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The News in Brief

Tuesday, December 9
Eka Tkeshelashvili and Data Akhalaia may be appointed to Ukraine’s government

Former State Minister for Reintegration of Georgia Eka Tkeshelashvili and former Head of the Constitutional Security Department of the Ministry of Internal Affairs of Georgia, Data Akhalaia may be appointed in Ukraine’s Government.

According to a Frontnews source, Eka Tkeshelashvili may be appointed as Deputy Justice Minister of Ukraine; as for Data Akhalaia, he may be appointed in Ukraine’s one of the law enforcement agencies.

Data Akhalaia was placed on Interpol's wanted list several months ago.

Parliament plans to approve budget for 2015 next week

Parliament is planning to approve the budget for the year of 2015 next week. The date of discussing the final version will be decided today, during a government session.

The final corrected version was presented to the parliament at the end of November and it will be discussed at the session. Despite the legislators are allowed not to approve it till the third Friday of December, they still plan to make the corresponding decision next week.

According to the 2015 budget project, the income in 9 billion and 875 million GEL and taxes are 9 billion 575 million GEL.

The GDP increase prognosis is 5.0% for the next year.

Justice Minister: Head of Supreme Court resists reform

Georgia does not recognize that there are problems within the judiciary

Tea Tsulukiani responded to the statement made by Kote Kublashvili, as per which, as soon as Tea Tsulukiani was appointed as the Minister of Justice, she tried to influence the judges through exerting pressure on them. "On my initiative, the Georgian government successfully carried out the judicial reform that was positively assessed by the European Union; this was one of the crucial factors for signing the Association Agreement with the EU. As for the problems and the shortcomings within the judiciary, Mr. Kublashvili will have to recognize them today or tomorrow. I, personally, no longer have high hopes that he will become a reformer and leave the court with this mantle, but I am deeply convinced that the next chairman will be a reformer along with whom I’ll finalize the judicial reform and make Georgia and a Georgian judge ideal,"- said Tea Tsulukiani.

Georgian and Armenian currencies collapse

The Financial Times has published an article entitled “Georgian and Armenian currencies collapse”

“Georgia's currency has collapsed to its lowest level versus the dollar in more than a decade and the Armenian dram to its lowest since 2006 as the Russian Ruble quake sends tremors across the former Soviet Union. Russia’s neighbors are closely tied to their former master's economy through trade ties and remittances. When the ruble plunges it piles pressure onto their currencies.

Kazakhstan was forced to devalue the tenge earlier this year when the ruble first began to slump, but now the heat is on Armenia and especially Georgia. The latter is also being hurt by a budget shortfall, and Russia signing agreements with its separatist regions Abkhazia and South Ossetia.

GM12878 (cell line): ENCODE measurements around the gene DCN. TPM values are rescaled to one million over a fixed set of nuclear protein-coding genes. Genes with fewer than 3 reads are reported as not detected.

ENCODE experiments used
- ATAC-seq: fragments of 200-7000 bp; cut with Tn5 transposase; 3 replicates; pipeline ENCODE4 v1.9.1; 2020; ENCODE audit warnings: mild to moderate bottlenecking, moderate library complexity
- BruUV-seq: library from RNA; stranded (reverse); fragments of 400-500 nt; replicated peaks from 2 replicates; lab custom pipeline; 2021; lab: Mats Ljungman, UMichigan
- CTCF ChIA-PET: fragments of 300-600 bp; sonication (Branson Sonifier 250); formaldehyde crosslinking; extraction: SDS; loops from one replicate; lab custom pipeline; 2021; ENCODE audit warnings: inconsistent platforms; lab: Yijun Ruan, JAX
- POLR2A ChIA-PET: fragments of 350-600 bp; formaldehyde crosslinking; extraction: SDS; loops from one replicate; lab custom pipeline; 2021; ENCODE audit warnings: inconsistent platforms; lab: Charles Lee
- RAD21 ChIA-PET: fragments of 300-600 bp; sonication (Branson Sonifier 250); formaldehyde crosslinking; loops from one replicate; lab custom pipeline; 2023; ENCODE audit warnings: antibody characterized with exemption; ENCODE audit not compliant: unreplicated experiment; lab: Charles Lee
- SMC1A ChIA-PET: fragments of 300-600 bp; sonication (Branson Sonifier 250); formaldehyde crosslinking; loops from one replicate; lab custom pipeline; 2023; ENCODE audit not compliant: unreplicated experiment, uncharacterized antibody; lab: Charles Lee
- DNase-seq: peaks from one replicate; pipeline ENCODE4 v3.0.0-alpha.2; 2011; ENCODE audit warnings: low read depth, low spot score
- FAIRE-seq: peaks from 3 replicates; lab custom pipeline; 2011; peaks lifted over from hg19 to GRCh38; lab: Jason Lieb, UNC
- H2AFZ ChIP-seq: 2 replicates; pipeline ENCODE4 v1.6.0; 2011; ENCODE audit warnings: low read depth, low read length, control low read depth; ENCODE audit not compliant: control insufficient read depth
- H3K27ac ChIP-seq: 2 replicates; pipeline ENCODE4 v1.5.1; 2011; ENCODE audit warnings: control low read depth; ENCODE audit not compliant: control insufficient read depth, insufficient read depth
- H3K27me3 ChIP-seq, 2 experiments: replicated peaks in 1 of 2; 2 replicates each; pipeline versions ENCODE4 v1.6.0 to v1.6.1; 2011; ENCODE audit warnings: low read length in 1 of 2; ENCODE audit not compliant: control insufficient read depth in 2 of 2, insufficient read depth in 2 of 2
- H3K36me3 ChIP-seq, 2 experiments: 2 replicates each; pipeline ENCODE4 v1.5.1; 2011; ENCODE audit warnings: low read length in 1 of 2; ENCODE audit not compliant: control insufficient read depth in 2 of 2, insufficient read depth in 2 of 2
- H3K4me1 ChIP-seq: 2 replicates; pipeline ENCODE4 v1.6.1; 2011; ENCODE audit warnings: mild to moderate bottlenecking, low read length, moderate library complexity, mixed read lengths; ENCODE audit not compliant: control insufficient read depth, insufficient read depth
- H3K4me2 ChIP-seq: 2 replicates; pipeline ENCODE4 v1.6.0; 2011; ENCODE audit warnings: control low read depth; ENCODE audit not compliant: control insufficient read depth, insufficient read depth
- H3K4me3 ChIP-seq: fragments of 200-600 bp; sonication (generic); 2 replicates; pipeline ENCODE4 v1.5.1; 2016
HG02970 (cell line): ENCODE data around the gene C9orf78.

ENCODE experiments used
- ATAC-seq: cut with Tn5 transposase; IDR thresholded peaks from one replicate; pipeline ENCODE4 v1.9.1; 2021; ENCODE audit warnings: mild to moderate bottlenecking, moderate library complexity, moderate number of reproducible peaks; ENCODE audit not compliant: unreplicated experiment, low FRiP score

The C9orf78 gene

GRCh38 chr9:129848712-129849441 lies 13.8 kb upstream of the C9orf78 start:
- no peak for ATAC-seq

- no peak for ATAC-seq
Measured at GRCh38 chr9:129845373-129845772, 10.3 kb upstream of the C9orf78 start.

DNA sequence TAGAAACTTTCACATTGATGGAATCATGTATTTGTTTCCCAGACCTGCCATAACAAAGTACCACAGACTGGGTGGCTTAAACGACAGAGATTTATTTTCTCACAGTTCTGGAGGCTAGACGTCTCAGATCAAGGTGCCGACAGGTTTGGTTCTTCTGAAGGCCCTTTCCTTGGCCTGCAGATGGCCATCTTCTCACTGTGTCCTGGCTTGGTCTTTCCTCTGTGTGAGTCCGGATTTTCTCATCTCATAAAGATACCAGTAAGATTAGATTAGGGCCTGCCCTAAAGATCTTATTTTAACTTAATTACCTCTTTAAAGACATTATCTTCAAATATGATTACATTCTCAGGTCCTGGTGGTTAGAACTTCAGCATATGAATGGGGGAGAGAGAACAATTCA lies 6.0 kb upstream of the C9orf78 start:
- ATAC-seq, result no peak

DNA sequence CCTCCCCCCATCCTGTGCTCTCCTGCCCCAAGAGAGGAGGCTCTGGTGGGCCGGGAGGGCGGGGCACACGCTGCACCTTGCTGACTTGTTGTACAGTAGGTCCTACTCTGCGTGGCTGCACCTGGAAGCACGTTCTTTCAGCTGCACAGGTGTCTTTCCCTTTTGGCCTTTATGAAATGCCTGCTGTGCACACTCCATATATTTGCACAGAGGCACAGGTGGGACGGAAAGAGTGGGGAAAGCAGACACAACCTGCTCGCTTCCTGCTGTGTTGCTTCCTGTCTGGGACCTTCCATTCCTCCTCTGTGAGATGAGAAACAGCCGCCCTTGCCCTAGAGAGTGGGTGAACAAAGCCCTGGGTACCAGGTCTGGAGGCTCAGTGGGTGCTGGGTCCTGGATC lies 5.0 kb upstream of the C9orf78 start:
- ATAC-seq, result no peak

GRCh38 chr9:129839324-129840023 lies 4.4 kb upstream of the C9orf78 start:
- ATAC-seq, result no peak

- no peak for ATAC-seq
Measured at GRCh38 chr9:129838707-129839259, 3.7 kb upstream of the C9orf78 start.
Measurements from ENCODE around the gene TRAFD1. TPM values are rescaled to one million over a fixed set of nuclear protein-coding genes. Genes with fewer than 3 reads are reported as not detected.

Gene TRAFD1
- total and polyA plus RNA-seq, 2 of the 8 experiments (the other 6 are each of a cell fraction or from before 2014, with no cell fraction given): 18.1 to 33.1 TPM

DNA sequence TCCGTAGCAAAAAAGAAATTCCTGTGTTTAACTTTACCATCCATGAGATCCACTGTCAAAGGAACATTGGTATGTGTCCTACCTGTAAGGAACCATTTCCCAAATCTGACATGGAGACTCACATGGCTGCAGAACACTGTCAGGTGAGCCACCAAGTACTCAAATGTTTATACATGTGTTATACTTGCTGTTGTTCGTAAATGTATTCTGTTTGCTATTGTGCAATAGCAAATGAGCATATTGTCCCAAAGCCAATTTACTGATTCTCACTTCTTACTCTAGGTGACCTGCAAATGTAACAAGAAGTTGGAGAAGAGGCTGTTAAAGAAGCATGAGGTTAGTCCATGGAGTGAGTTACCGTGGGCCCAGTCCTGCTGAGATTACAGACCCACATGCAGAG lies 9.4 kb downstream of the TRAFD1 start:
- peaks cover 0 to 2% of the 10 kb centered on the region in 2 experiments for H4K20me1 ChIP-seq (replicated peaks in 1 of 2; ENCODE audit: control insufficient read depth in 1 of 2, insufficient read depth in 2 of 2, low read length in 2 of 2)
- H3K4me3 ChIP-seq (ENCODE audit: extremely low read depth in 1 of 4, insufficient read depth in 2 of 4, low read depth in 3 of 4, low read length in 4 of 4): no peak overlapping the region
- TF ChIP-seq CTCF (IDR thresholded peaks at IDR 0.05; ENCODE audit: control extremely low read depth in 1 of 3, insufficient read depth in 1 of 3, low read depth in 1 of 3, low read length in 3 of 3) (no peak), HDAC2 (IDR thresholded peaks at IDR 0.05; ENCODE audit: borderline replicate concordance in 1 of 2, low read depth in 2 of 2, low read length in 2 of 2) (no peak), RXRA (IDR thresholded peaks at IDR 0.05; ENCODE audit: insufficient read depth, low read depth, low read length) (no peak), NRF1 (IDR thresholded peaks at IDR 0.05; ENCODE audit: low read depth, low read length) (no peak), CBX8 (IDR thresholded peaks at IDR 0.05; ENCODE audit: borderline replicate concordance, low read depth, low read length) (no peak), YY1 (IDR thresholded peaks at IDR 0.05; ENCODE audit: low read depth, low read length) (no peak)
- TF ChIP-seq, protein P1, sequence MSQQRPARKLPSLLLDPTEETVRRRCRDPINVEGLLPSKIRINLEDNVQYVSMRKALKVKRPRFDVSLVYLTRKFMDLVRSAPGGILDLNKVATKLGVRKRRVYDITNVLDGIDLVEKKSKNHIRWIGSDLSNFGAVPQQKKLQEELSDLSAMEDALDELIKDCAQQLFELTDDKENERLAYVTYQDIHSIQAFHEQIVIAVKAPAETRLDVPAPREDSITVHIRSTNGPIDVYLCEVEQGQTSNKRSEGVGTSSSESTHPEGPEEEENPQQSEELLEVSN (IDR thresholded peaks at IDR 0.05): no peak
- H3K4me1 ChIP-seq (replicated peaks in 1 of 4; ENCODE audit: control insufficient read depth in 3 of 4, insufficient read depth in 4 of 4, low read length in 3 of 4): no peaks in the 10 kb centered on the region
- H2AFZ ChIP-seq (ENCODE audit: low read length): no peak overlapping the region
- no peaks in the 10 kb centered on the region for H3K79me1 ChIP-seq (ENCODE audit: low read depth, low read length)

Georgian president Giorgi Margvelashvili told reporters in Warsaw today that the agreements "threatens and undermines the territorial integrity and sovereignty of Georgia", reports Henry Foy.

We see the trends that have emerged. We see Ukraine, which we see as a basic continuation of Russia's foreign policy... Russia is targeting its neighbors, in what it sees as its own back-yard... to make political decisions based on military force

We want to trade with Russia, we want to be good neighbors with Russia. And the only condition of that is that Russia accepts the territorial integrity of Georgia.

The Georgian lari slumped 4.4 per cent against the dollar today, extending its rout since the beginning of November to 14.4 per cent. The Armenian dram has fallen 1.4 per cent versus the dollar, taking its decline over the same period to almost 10 per cent.

Timothy Ash of Standard Bank wrote:

Armenia and Georgia have similar macro stories, small economies, with managed float FX regimes. Both have relatively strong/robust public finance profiles, i.e. low budget deficits/public debt ratios, and have been growing at decent rates, of 3-4%. However, their weaknesses are both on the external financing side, i.e. persistent current account deficits, and limited FX reserve cover.

Russia is an important trading partner for both, as they have both benefitted from worker remittances, which are likely stalling now with weak growth in Russia, and lower oil prices. Exports to Russia have also been quite significant for both - Georgia has tried to refocus on Russian markets as relations warmed a bit following the departure of President Saakashvili. Russian tourism has been a new "boon" for Georgia in recent years - a rediscovery for many Russians from the Soviet era. These are obviously lagging now.

Both also have significant agro exports to Russia, and had hoped to benefit from Russian sanctions on the West - but massive Russian devaluation is clearly threatening this trade. So this managed currency weakening are only to be expected - inflation is low single digits, so inflation pass thru should be relatively limited”, the article says.